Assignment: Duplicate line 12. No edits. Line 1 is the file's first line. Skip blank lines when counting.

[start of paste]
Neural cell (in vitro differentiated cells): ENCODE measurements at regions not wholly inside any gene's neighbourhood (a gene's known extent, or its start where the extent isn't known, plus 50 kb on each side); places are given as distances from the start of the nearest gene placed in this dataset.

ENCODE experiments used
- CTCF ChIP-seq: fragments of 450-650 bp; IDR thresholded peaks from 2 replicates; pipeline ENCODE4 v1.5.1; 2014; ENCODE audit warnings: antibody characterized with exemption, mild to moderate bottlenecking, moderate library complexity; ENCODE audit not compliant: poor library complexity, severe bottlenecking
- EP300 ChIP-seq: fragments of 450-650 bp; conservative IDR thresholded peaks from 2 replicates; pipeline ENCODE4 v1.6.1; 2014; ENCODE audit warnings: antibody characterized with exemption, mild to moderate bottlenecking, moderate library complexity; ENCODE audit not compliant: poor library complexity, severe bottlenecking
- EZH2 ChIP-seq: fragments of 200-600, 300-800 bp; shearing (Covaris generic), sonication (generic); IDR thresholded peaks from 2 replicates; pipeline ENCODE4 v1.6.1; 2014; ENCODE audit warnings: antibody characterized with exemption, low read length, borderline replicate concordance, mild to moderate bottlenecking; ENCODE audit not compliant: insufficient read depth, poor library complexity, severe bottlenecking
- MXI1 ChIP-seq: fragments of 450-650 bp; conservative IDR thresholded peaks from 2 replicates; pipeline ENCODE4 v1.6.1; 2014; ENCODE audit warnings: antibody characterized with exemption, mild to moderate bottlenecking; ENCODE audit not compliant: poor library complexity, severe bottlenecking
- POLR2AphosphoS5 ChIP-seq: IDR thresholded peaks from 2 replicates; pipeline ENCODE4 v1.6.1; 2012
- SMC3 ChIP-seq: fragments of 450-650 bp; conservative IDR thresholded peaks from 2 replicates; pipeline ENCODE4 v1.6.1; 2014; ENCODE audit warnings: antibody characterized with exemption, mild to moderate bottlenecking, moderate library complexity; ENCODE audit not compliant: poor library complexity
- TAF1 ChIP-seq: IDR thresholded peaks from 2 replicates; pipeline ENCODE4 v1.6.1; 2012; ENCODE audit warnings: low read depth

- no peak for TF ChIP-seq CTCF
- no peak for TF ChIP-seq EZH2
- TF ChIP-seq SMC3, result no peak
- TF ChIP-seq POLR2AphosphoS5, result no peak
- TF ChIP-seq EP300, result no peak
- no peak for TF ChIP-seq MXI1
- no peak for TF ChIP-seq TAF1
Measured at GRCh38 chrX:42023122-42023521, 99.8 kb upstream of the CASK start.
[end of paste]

- TF ChIP-seq SMC3, result no peak